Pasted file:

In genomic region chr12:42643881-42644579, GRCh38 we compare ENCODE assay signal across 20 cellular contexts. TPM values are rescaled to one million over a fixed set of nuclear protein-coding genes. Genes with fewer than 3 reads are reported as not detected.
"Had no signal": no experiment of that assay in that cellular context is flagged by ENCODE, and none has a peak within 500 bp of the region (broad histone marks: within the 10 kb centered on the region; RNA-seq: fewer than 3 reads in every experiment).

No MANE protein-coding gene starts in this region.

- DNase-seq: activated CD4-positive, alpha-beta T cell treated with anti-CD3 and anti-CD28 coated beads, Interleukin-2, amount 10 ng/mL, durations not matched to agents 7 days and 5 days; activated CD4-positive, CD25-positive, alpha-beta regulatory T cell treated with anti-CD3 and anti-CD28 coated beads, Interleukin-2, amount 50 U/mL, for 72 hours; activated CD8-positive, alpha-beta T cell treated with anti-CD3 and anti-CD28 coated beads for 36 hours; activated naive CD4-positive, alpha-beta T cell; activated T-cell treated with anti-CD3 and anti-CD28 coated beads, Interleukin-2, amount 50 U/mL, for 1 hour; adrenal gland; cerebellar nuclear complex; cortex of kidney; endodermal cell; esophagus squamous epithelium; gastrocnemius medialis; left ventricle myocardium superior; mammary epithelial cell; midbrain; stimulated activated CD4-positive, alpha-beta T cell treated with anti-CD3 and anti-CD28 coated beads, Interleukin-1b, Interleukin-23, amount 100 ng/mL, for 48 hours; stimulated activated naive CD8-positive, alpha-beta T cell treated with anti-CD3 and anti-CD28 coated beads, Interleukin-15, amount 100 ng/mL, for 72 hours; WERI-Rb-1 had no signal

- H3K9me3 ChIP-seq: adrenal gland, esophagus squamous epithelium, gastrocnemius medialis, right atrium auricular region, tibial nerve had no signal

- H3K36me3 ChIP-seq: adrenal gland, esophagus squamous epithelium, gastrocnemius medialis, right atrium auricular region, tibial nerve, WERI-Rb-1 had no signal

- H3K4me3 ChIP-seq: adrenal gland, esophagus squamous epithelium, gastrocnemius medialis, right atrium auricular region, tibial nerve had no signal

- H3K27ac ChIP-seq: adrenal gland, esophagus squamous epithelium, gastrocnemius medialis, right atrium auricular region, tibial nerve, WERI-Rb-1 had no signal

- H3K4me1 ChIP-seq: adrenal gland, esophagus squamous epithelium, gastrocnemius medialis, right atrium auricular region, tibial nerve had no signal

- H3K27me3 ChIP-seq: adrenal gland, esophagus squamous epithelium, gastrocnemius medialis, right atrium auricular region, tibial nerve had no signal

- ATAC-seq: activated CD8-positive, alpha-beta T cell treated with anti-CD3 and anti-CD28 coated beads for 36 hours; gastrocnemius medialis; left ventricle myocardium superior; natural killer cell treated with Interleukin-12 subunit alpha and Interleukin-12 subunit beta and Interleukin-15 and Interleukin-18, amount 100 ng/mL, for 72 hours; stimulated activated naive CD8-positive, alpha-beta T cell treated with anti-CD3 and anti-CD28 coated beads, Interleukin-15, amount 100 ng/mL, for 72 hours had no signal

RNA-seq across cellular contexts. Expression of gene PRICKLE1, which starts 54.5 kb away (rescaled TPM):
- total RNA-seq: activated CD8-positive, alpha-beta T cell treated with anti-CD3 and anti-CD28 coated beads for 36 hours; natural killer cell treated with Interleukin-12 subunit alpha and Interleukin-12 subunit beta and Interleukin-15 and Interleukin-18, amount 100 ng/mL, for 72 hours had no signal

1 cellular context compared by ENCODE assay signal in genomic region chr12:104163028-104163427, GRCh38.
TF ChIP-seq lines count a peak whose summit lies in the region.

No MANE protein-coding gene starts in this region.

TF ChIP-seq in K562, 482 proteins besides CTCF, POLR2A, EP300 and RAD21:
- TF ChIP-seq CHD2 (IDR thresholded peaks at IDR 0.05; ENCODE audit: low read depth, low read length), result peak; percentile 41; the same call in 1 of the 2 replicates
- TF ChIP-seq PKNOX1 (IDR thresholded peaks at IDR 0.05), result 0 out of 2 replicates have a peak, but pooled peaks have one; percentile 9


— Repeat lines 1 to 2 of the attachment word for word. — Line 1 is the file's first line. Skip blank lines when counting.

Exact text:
In genomic region chr12:42643881-42644579, GRCh38 we compare ENCODE assay signal across 20 cellular contexts. TPM values are rescaled to one million over a fixed set of nuclear protein-coding genes. Genes with fewer than 3 reads are reported as not detected.
"Had no signal": no experiment of that assay in that cellular context is flagged by ENCODE, and none has a peak within 500 bp of the region (broad histone marks: within the 10 kb centered on the region; RNA-seq: fewer than 3 reads in every experiment).